6 Tips for Women Working in Rural China
In graduate school I lived and worked in Yunnan Province, China for about three years on and off as a mountain flora botanist. For the research that I conducted, it was necessary to create lasting connections with other researchers, obtain permits and permissions for working in remote border areas, and train numerous field assistants. Much of this I was able to do with minimal help, and frequently, I was the only woman in most situations.
Creating initial relationships proved challenging. Not only a woman, but foreign woman in science, I was initially told (by male scientists), “You can’t study those flowers because you are a woman and can’t climb mountains.” Honestly, it was frustrating in the beginning, but with perseverance, I eventually was introduced to a female scientist who was willing to help me obtain the necessary permits and permissions to conduct a portion of my research.
Not only a woman, but foreign woman in science, I was initially told (by male scientists), “You can’t study those flowers because you are a woman and can’t climb mountains.”
The strong relationships that I eventually built with this female scientist and her students were essential for the completion of a third of my research in Yunnan. I built these strong relationships with her, her colleagues, and her students and built other relationships with local governmental authorities by being genuine, having knowledge of Chinese gifting culture, and through trial and error.
If you plan on working in rural China, follow these tips to ease your experience:
1. Save, give, and earn face (Guan Xi).
Face or guan xi is essentially showing and earning respect through building a relationship. Guan xi is something that is incredibly important in China when it comes to working relationships.
2. Bring gifts from home.
China is very much a gifting culture. It is a kind gesture to bring small gifts from your home to give to people. It shows that you thought ahead and/or thought about them while you were away. Generally, I brought along small soaps to give to women colleagues and pens or t-shirts from my university in the U.S. for male colleagues. Once I got to know my colleagues better, I was able to bring gifts specific for each person. For example, one of my colleagues had recently had a baby so I brought some baby items along.
3. Learn toasts in Chinese.
These toasts include: I wish you good health, I wish you success at work, and I wish you happiness for your whole family. One way to show and earn face in China is to give toasts during banquets. It is generally appropriate for people around the table, which is usually round, to take turns giving toasts and drinking to someone’s health and success.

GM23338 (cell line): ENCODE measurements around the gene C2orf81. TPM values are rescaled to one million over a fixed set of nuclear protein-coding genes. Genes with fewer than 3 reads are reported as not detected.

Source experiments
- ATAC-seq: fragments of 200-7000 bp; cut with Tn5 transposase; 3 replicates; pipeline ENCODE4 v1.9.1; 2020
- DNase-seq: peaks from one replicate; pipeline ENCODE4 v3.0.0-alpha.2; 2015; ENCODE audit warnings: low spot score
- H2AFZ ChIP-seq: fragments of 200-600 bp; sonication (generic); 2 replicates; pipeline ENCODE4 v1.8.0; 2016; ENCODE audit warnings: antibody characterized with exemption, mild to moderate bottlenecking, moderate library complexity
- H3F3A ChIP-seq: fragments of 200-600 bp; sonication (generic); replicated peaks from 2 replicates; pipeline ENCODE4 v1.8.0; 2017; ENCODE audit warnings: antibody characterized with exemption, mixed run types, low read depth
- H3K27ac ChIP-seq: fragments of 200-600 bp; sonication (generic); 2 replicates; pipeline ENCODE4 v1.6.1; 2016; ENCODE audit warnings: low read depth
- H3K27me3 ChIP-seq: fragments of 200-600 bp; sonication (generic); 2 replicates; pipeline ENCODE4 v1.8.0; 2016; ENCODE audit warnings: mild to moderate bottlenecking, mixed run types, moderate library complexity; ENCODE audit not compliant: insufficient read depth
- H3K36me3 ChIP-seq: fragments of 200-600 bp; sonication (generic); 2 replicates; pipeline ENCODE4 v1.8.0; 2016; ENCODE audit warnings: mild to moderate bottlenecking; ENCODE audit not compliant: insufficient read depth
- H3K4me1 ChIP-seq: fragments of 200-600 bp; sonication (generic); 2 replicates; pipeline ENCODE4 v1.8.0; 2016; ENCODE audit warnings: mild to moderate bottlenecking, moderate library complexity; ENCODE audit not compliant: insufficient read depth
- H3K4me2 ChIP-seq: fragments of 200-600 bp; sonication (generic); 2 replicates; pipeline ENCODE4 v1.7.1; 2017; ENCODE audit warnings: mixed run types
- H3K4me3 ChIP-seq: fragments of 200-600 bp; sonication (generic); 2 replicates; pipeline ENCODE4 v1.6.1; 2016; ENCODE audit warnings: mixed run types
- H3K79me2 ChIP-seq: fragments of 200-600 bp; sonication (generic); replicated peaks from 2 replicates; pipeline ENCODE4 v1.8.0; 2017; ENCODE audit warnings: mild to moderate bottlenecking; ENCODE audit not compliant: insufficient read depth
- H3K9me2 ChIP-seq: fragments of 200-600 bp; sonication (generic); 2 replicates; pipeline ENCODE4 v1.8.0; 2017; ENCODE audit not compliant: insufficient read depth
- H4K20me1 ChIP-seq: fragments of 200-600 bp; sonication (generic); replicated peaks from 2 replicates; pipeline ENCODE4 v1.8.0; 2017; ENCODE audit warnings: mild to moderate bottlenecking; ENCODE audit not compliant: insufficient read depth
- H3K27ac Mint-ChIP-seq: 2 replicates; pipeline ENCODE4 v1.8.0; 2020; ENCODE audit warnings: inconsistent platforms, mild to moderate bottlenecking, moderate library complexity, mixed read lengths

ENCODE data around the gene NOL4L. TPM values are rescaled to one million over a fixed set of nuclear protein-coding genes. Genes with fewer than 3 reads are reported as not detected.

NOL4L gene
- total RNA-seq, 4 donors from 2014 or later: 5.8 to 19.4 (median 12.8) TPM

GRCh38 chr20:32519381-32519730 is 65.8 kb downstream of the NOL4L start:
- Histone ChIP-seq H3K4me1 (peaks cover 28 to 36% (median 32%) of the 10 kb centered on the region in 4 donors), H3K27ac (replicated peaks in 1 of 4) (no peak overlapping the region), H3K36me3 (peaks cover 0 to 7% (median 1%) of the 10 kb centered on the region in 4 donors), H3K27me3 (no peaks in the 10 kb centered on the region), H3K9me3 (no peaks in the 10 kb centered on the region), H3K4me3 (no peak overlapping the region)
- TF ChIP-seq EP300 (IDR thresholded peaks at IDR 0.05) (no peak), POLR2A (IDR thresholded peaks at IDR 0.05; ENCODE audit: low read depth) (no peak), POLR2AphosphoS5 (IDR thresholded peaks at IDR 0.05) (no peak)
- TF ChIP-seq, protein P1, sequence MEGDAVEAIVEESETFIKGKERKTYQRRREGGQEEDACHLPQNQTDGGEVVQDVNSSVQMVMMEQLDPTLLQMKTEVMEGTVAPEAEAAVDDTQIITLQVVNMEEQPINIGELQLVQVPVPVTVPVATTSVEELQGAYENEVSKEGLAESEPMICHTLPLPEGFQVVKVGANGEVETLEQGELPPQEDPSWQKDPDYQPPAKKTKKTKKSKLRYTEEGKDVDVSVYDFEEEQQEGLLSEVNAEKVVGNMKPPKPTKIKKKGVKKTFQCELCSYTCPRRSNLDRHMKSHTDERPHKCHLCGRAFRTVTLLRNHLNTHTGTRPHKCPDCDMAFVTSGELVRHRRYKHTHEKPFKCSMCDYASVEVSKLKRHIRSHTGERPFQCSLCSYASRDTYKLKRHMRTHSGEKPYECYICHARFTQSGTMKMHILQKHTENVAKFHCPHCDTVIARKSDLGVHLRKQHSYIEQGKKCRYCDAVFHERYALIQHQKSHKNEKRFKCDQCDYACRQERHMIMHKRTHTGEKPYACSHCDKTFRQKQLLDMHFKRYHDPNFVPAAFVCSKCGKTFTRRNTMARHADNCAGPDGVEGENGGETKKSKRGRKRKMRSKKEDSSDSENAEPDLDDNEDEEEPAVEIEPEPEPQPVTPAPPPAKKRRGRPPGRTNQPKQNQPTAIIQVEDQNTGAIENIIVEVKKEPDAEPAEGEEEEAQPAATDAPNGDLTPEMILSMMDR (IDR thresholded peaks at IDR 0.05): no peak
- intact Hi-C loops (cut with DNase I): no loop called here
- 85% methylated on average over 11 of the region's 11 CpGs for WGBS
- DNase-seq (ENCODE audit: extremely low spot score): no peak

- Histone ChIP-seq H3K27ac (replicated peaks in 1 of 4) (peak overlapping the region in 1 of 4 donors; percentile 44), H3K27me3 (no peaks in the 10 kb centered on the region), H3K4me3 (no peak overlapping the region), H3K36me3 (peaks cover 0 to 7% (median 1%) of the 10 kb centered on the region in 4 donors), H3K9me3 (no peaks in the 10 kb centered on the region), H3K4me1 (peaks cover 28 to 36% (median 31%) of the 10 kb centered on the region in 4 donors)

The appropriate etiquette for giving toasts is for someone to toast the highest ranking person or the guest at the table first. To give a toast you can stand at your seat and reach if next to or walk to the person holding your drinking glass (either a shot glass or a small tea cup depending on the location) and say your toast while holding your glass against theirs.
The toast doesn’t need to be long or in-depth–especially if your Chinese is rough–but it can be simple like: “I wish you good health.” Upon completion of your toast, you drink the entire glass. Be sure that you are always holding the glass with two hands and hold your glass lower than the person you are toasting. Eventually, it is proper to toast everyone sitting at the table, and for everyone to toast you. For more toasting ideas check out this website with toasts in Chinese, Pinyin, and phonetics.
4. Understand the drinking culture.
I hate saying this, but I credit a huge portion of my initial success in the field to my willingness to drink toasts with colleagues. This helped to build guan xi for myself and showed respect for my colleagues and assistants. Expect to drink anything from bai jiu (white liquor), to wine, to qinka jiu (buckwheat liquor) to something homemade. Sometimes it is okay to substitute soda for alcohol, but that is situation dependent.
5. Learn a few popular KTV songs and don’t be shy about belting them out.
Ask anyone from my family–I’m an absolutely horrible singer. But in China, I had to step out of my comfort zone and belt out song after song–in both English and Chinese–at the karaoke hot-spot of KTV. In China, karaoke is incredibly popular and is frequented after banquets for a bit of fun.
At KTV you get your own private room that has a television for you to select the songs you’d like to sing. In larger KTVs that are located in cities you can find popular Western pop music (to save you from having to sing in Chinese), but in rural areas, like where I worked in northwestern Yunnan, the English songs were very limited. I sang a lot of Michael Jackson at that KTV.
6. Use Chinese social media to stay in touch.
During graduate school I spent the winters, springs, and summers in China, but was back in the US during the fall. It was important for me and my research that I keep the relationships strong that I spent so long building. To keep in touch while away, I tapped into Chinese social media, with my favorite being WeChat. I also made some of my best friends while in China, so being able to stay in touch is really important to me.
Photo credit: Miltos Gikas